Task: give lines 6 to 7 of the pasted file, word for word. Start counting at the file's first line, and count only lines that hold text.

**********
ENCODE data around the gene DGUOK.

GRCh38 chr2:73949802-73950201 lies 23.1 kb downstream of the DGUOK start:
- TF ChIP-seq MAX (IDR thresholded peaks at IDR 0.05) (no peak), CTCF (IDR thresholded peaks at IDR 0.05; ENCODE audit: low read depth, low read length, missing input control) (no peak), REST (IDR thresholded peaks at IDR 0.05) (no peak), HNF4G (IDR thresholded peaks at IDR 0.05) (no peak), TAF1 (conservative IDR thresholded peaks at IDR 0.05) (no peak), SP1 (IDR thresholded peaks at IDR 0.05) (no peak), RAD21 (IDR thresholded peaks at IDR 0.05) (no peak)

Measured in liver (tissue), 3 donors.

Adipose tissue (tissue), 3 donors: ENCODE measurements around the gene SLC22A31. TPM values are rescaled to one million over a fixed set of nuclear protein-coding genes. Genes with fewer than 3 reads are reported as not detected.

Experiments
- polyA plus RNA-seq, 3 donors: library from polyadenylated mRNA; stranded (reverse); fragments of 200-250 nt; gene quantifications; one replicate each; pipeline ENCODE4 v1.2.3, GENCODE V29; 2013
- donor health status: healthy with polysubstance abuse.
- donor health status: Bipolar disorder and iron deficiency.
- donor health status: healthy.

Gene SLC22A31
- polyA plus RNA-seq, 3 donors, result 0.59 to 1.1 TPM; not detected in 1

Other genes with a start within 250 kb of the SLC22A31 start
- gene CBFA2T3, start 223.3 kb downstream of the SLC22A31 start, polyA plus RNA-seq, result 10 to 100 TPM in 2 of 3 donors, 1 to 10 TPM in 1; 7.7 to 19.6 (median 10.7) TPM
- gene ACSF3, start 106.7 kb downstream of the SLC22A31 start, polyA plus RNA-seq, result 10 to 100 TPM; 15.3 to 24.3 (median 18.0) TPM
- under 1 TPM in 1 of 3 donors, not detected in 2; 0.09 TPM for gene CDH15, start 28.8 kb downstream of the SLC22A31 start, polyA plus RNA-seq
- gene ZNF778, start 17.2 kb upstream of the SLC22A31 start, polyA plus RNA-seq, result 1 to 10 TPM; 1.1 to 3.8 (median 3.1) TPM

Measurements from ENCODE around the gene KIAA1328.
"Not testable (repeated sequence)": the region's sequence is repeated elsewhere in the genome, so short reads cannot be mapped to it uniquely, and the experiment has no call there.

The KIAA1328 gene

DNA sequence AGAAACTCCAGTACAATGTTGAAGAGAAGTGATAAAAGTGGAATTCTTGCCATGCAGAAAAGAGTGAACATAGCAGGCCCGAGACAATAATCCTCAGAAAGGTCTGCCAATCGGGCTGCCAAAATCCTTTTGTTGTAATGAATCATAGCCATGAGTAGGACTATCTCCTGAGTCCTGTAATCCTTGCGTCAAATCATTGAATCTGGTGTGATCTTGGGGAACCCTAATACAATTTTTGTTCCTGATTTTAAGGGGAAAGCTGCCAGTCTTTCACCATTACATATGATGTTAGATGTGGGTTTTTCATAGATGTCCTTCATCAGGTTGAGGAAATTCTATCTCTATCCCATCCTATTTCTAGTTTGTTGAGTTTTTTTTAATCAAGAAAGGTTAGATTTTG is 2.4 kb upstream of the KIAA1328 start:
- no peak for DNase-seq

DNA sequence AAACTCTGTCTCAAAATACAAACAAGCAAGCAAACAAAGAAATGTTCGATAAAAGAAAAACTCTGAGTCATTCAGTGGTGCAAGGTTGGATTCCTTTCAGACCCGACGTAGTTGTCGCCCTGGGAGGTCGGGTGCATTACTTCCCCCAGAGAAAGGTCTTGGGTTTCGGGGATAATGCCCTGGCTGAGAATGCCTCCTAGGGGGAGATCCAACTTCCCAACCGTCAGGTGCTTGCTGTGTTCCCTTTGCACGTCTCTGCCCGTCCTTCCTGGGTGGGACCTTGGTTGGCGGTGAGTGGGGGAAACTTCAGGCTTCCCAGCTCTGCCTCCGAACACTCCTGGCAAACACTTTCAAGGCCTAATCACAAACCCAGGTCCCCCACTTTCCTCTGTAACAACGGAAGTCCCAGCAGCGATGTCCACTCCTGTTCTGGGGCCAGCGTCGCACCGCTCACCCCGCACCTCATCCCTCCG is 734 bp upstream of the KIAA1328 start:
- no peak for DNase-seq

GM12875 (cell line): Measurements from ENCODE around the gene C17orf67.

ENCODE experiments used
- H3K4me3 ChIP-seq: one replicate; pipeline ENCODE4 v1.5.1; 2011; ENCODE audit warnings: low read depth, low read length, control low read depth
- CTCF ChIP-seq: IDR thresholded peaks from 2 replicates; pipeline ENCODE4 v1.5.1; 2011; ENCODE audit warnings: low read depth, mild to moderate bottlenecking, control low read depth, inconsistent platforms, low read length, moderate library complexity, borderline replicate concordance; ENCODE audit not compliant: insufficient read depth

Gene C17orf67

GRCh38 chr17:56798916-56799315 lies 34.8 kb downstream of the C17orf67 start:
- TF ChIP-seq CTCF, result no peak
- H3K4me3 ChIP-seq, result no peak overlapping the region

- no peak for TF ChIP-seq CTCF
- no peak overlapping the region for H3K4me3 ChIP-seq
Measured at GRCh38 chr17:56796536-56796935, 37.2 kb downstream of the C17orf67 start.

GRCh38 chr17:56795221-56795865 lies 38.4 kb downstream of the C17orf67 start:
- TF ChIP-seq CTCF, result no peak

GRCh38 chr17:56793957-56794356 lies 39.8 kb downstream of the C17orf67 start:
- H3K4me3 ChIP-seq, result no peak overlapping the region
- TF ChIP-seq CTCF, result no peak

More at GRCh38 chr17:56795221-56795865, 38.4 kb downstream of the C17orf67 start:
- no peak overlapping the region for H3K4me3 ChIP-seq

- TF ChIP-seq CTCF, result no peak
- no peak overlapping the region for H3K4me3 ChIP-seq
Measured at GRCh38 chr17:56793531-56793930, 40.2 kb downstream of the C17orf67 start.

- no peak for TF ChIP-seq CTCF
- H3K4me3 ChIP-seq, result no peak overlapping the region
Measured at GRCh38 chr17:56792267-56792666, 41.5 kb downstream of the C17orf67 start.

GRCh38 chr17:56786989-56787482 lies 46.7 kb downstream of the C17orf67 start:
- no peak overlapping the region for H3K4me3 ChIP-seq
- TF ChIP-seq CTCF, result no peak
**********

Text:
Experiments
- polyA plus RNA-seq, 3 donors: library from polyadenylated mRNA; stranded (reverse); fragments of 200-250 nt; gene quantifications; one replicate each; pipeline ENCODE4 v1.2.3, GENCODE V29; 2013